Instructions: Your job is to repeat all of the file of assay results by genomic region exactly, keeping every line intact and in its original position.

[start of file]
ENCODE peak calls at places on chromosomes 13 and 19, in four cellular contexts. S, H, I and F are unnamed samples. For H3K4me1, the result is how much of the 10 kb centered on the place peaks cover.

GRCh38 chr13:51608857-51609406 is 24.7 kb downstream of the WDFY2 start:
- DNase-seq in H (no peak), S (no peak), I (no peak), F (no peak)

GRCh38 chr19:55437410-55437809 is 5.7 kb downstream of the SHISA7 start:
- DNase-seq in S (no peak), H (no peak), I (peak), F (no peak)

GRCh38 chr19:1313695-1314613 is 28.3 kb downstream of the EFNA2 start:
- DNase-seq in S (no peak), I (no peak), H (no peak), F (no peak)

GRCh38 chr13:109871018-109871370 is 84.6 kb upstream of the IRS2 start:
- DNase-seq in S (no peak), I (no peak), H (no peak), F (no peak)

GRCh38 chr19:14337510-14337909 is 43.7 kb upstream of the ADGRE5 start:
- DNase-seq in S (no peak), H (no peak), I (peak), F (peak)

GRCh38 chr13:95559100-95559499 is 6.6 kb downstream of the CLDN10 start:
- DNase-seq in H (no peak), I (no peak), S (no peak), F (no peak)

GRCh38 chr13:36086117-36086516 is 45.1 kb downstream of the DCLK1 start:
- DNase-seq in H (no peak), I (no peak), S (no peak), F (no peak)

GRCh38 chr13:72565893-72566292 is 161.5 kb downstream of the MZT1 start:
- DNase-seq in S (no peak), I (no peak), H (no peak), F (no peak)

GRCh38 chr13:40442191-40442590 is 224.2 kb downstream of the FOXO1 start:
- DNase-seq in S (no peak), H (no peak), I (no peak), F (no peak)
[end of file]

ENCODE peak calls at places on chromosomes 13 and 19, in four cellular contexts. S, H, I and F are unnamed samples. For H3K4me1, the result is how much of the 10 kb centered on the place peaks cover.

GRCh38 chr13:51608857-51609406 is 24.7 kb downstream of the WDFY2 start:
- DNase-seq in H (no peak), S (no peak), I (no peak), F (no peak)

GRCh38 chr19:55437410-55437809 is 5.7 kb downstream of the SHISA7 start:
- DNase-seq in S (no peak), H (no peak), I (peak), F (no peak)

GRCh38 chr19:1313695-1314613 is 28.3 kb downstream of the EFNA2 start:
- DNase-seq in S (no peak), I (no peak), H (no peak), F (no peak)

GRCh38 chr13:109871018-109871370 is 84.6 kb upstream of the IRS2 start:
- DNase-seq in S (no peak), I (no peak), H (no peak), F (no peak)

GRCh38 chr19:14337510-14337909 is 43.7 kb upstream of the ADGRE5 start:
- DNase-seq in S (no peak), H (no peak), I (peak), F (peak)

GRCh38 chr13:95559100-95559499 is 6.6 kb downstream of the CLDN10 start:
- DNase-seq in H (no peak), I (no peak), S (no peak), F (no peak)

GRCh38 chr13:36086117-36086516 is 45.1 kb downstream of the DCLK1 start:
- DNase-seq in H (no peak), I (no peak), S (no peak), F (no peak)

GRCh38 chr13:72565893-72566292 is 161.5 kb downstream of the MZT1 start:
- DNase-seq in S (no peak), I (no peak), H (no peak), F (no peak)

GRCh38 chr13:40442191-40442590 is 224.2 kb downstream of the FOXO1 start:
- DNase-seq in S (no peak), H (no peak), I (no peak), F (no peak)